While I was browsing my bookshelf yesterday, I found my old copy of Teaching as a Subversive Activity (Neil Postman and Charles Weingartner, 1969). Before becoming professors in New York City, both men had been elementary and secondary schoolteachers for many years.
I’d read the book about 15 years ago. As soon as I saw the big red apple on the cover, I was reminded of the book’s impact on me in 2000, and the many reasons why it was so influential in the 1970s, 1980s, and thereafter.
When I mentioned Subversive Activity to David, he told me he’d read it in 1975, just after he started teaching in the music education department at the University of Toronto. He said:
It made me question all the ways I was teaching my music education students way back then. Some things I remember clearly are how it emphasizes democratic teaching and learning, the reasons why teachers and students need to develop critical thinking, good “crap detectors,” and a healthy skepticism about assumptions. It was especially important because it explains “ecological classrooms,” and “mind-ing.” Am I right? I remember thinking at the time that, even though these ideas go back to Plato, Aristotle, and all the way up to Dewey and others, the way they [Postman and Weingartner] explained these “new” ideas so clearly meant a lot to many teachers, including me and my students, in the ‘70s.
As I revisited Teaching as a Subversive Activity, I arrived at Chapter 5: “What’s Worth Knowing?” Even though I’d asked myself the same question many times in the past—and even though David and I ask this question on page 1 of MM2, and many other times in our book—I knew immediately that I had to redouble my efforts to help my music education majors think carefully about and practice “minding” two questions: “What’s worth knowing?” and “What’s worth knowing musically?” These questions go right to the heart of the nature(s) and values of music education, community music, and lifelong musical participation.
Postman and Weingartner suggest that to decide whether any question should be asked and answered—by ourselves and/or our students—we should begin by asking questions of the question itself, and continue doing this before and after we teach.
For example, teachers in every subject area would be wise to ask themselves:
1. Will my questions increase learners’ passion for learning?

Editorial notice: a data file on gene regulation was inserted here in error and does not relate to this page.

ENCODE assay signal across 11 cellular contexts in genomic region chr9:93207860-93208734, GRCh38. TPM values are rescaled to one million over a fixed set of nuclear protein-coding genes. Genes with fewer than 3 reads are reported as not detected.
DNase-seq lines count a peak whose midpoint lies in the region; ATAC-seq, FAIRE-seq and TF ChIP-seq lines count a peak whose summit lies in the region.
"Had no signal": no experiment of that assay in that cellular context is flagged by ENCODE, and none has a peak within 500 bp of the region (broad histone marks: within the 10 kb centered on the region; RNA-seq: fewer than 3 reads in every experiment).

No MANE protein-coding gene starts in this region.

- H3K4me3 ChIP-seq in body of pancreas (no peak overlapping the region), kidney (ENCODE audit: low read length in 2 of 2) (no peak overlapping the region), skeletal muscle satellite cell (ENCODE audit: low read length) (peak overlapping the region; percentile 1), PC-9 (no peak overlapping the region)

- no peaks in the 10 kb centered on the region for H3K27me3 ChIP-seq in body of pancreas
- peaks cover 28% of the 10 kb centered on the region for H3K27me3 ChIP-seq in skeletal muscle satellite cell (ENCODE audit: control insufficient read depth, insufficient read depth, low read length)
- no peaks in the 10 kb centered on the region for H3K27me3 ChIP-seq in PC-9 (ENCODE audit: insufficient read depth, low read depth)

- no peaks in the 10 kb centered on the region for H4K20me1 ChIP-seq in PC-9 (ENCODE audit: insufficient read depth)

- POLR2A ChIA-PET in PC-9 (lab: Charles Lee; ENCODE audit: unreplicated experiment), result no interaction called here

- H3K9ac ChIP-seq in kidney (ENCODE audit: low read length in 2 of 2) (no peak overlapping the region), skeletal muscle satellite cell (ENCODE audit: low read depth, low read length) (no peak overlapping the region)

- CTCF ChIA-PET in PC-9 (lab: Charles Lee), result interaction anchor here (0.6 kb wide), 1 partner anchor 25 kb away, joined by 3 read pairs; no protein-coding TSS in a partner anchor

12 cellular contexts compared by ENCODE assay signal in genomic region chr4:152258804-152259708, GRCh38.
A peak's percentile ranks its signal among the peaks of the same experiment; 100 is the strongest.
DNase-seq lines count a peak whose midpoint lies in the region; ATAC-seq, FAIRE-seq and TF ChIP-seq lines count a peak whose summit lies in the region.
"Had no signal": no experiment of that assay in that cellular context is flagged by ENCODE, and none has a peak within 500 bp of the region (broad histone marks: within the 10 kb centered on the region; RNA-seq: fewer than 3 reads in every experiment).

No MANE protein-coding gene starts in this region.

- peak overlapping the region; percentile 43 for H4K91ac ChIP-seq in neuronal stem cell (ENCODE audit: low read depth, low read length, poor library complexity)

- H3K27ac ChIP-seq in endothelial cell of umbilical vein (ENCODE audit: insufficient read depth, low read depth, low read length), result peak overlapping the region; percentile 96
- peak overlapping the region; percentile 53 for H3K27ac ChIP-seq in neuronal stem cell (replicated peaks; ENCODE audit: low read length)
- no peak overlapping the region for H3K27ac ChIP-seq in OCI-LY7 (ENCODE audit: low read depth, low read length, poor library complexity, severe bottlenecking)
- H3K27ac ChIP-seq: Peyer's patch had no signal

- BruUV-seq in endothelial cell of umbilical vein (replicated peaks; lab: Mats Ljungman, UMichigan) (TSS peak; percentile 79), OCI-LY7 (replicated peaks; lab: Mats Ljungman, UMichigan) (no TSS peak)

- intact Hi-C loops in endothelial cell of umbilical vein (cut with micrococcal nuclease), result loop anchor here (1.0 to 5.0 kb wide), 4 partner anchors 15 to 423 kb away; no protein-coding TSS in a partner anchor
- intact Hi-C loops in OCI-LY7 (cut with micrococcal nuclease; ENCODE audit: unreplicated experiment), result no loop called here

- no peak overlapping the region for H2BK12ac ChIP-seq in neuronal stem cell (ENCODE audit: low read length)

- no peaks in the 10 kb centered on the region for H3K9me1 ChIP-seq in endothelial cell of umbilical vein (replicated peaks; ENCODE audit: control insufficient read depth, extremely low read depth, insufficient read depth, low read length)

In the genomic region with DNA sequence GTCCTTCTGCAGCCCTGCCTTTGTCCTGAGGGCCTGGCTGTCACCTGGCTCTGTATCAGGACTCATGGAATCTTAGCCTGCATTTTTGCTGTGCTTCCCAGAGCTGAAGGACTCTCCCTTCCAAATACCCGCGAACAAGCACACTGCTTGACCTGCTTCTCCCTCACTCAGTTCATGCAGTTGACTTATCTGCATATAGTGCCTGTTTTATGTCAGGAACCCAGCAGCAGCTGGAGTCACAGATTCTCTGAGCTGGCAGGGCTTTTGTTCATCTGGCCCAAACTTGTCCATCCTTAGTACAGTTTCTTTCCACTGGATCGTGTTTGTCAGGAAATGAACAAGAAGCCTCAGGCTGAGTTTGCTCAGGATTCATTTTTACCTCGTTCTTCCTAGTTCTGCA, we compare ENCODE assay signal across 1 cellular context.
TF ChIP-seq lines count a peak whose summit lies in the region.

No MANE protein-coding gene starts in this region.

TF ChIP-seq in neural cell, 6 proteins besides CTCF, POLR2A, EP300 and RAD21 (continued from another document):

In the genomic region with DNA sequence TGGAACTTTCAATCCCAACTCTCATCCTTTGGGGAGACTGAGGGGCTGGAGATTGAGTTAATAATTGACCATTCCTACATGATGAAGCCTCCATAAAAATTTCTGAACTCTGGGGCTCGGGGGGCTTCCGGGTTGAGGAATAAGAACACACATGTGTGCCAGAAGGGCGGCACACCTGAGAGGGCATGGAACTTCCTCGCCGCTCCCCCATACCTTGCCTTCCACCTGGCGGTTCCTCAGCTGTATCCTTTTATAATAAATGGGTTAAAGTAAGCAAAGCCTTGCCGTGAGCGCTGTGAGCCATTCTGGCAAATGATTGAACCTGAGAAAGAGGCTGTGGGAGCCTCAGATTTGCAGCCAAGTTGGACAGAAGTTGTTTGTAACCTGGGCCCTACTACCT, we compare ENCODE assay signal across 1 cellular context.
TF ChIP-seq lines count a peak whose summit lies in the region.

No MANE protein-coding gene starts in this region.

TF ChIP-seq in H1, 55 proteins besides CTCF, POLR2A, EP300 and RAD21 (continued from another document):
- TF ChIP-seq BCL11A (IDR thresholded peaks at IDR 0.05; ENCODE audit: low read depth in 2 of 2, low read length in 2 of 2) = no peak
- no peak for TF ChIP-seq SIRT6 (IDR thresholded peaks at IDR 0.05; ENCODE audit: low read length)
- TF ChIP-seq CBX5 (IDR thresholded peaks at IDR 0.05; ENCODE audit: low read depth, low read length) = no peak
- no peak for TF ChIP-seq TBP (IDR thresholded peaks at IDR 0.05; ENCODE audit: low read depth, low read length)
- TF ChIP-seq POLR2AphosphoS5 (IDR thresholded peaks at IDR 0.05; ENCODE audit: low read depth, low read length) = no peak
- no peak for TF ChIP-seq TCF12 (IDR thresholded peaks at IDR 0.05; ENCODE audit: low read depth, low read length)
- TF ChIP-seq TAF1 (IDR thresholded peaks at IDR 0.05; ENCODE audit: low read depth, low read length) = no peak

2. Will they increase their capacity to learn?
3. Will they boost their confidence in their ability to learn?
4. Will they motivate them to ask deeper follow-up questions that require alternative modes of inquiry?
5. Will they inspire learners to search for alternative interpretations of the material they’re learning?
6. Are my questions likely to increase students’ feelings of self-worth, persistence, and resilience?
7. Are they likely to produce different answers if/when learners ask them again at different stages of their educational development? Are they likely to develop students’ critical thinking, “crap detection” abilities, and a healthy skepticism about common sense assumptions?
8. Will students’ participation in “minding” empower them to develop thoughtful answers, and become more collaborative and creative?
These questions are extremely important to ask and think about, because to ask them is to take major steps toward achieving a central aim of all forms of education: developing students’ abilities to find meaning in the world:
There is no learning without a learner. And there is no meaning without a meaning maker. In order to survive in a world of rapid change there is nothing more worth knowing, for any of us, than the continuing process of how to make viable meanings. (Postman and Weingartner, 1969)
How can we connect these questions to music teaching and learning? If we tweak these eight questions in relation to some (but certainly not all) issues involved in teaching music in some localities, regions, and/or nations, we might ask:
1. Will this style of music and/or this type of musicing (e.g., singing, playing instruments, composing with new music technologies) increase learners’ joy in and passion for learning?
2. Will this style of music and/or musicing increase their capacity to learn how to make music and listen to music and find personal and musical meaning in the world now and in the future?
3. Will this form of musicing boost their confidence in their ability to learn how to perform, improvise, compose (etc.) more expressively?
4. Will this kind of musicing motivate them to ask important questions about how to make music more effectively and creatively, which will require alternative modes of thinking and feeling?
5. Will this type of music and musicing inspire learners to develop alternative interpretations of the music they’re performing, improvising, composing, etc?
6. Is it likely that my music teaching strategies will increase learners’ sense of self-worth?
7. Will my ways of teaching music motivate learners to continue making music after their elementary or secondary school years are over?
8. Will my ways of teaching music and musicing enable students to become more thoughtful, sensitive, collaborative, and creative music makers now and in the future?
And there’s one more very important question:
9. Will my ways of teaching music motivate my students to pursue the lifelong goal of full human flourishing, which includes happiness for themselves and others, fellowship, health and well-being, a sense of personal significance, and other “arts of personhood, which include individual and shared capacities and dispositions to act justly toward others” (MM2, p. 52).